Many who live in the U.S. feel proud to be part of a “developed” country, and it is not unusual to hear “third world” countries used disparagingly as examples of poor governance, hardship, and overall failure.
Never mind the fact that the distinction between “first, second, and third” world countries owes more to post-World War II political thinking rather than a sound understanding of social realities. Also never mind the fact that the U.S. is outranked by many countries on measures of firearm mortality, neonatal mortality, and even press freedom.
Even with these caveats, it is striking to witness President Donald Trump’s continued labeling of political opponents as “angry,” “dangerous.” and “wacko” and his vilification of the news media as “fake news” and as an “enemy of the people.” For a people who are proud to think of ourselves as exceptionally developed and leaders of the “free world,” we have chosen a leader who is combative, mean, and divisive.
While listening to the news on my recent morning drive, I was hardly surprised to hear yet one more story of the president’s divisive name-calling, but then was startled by the stark contrast as the news moved on to coverage of events in Africa. In Ethiopia, the government of Prime Minister Abiy Ahmed continues to work for ethnic and gender inclusivity and for increased openness in the media. In South Sudan, opposition politicians are calling for political cooperation and democratic transformation, and in Sudan the armed opposition is similarly calling for a “Comprehensive Political Solution” to the current conflict. Three countries that have long been colloquial bywords in the U.S. for underdevelopment and political backwardness are showing remarkable steps toward promoting reconciliation and dialogue. Collaboration with those previously seen as opposition is being recognized as an important step toward political problem-solving.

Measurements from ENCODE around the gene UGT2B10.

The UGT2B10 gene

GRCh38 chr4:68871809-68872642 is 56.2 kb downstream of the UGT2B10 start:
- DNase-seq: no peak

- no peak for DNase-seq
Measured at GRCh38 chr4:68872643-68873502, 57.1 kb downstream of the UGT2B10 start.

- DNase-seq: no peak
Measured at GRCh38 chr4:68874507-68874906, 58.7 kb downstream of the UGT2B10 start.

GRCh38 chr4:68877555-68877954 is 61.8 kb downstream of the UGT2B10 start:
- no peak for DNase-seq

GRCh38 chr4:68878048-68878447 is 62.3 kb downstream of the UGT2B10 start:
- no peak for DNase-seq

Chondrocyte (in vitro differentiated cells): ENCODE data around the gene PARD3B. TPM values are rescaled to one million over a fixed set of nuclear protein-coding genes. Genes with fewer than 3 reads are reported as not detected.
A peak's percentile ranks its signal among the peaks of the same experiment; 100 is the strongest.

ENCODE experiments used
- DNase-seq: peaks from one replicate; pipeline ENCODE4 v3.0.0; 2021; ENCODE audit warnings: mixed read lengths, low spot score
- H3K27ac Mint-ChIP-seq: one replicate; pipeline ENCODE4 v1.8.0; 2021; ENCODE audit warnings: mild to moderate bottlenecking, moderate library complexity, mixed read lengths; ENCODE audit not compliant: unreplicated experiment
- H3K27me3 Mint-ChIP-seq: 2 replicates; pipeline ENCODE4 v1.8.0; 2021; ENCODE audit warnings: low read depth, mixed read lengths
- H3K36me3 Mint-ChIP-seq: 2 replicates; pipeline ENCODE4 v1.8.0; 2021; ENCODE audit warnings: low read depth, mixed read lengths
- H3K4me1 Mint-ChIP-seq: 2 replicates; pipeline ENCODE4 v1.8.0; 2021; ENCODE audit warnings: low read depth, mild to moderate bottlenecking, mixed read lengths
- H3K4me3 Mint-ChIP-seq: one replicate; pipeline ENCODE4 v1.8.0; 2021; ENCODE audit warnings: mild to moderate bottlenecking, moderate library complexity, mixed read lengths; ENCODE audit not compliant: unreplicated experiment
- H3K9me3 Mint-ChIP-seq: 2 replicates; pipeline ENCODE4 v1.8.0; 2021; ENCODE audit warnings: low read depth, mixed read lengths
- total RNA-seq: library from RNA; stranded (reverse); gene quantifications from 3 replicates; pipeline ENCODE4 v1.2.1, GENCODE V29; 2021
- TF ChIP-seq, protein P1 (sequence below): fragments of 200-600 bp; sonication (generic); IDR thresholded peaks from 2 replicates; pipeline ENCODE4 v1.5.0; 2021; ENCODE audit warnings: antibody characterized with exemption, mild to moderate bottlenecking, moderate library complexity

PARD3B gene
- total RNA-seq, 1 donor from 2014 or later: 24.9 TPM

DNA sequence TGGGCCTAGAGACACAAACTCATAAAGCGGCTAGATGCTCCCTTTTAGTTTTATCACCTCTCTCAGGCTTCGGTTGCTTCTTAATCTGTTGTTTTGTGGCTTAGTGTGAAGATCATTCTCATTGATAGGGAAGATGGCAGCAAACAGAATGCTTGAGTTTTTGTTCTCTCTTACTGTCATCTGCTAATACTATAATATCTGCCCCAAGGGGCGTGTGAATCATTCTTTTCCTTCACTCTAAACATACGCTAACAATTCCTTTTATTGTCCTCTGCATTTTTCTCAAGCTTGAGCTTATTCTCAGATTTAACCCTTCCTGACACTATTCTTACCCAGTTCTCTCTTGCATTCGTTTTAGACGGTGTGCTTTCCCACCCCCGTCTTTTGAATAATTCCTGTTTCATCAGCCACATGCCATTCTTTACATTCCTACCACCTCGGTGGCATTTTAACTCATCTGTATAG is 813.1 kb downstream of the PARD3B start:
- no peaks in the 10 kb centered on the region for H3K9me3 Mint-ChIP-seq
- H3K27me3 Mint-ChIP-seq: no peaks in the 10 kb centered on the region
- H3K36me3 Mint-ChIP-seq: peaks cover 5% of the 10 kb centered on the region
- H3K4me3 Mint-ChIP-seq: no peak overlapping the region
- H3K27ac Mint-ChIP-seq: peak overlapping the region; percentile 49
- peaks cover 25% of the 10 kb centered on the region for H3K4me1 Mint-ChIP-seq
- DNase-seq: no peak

It is an understatement to say that the challenges facing the U.S, Ethiopia, and South Sudan, and Sudan are different both in nature and scope. However, it is also hardly an understatement to say that political leadership in the U.S. is not setting a tone of cooperation and civility.
In Ephesians 4:29, Paul urges “Let no corrupting talk come out of your mouths, but only such as is good for building up, as fits the occasion, that it may give grace to those who hear.” He is clearly addressing a specific church community, but with an exhortation that is worthy of application to our common civil life more broadly. The U.S. is not and should not be considered a Christian theocracy. Indeed, the past two years have demonstrated the price that is paid when professing Christian leaders ally themselves too much with “the powers that be.”
Nevertheless, for those who profess to follow Jesus, the call to use conversation and discourse to “build up” is clear. Whether in our families, our churches, our workplaces, or our public lives, we are called to use communication for building up and exhortation — not for tearing down, bullying, or division.
Whether the U.S. is or is not a “leader” of the free world may be debated, and whether or not the U.S. measures up as more or less “developed” depends to an extent on the measures employed.
However, it is clear that if we are considering standards of communication and discourse, the leadership of our country falls far short of both the standards set by the gospel and the example set by countries on which many of our leaders might look down.
As James 1:22 exhorts, we must “Be doers of the word, and not hearers only.”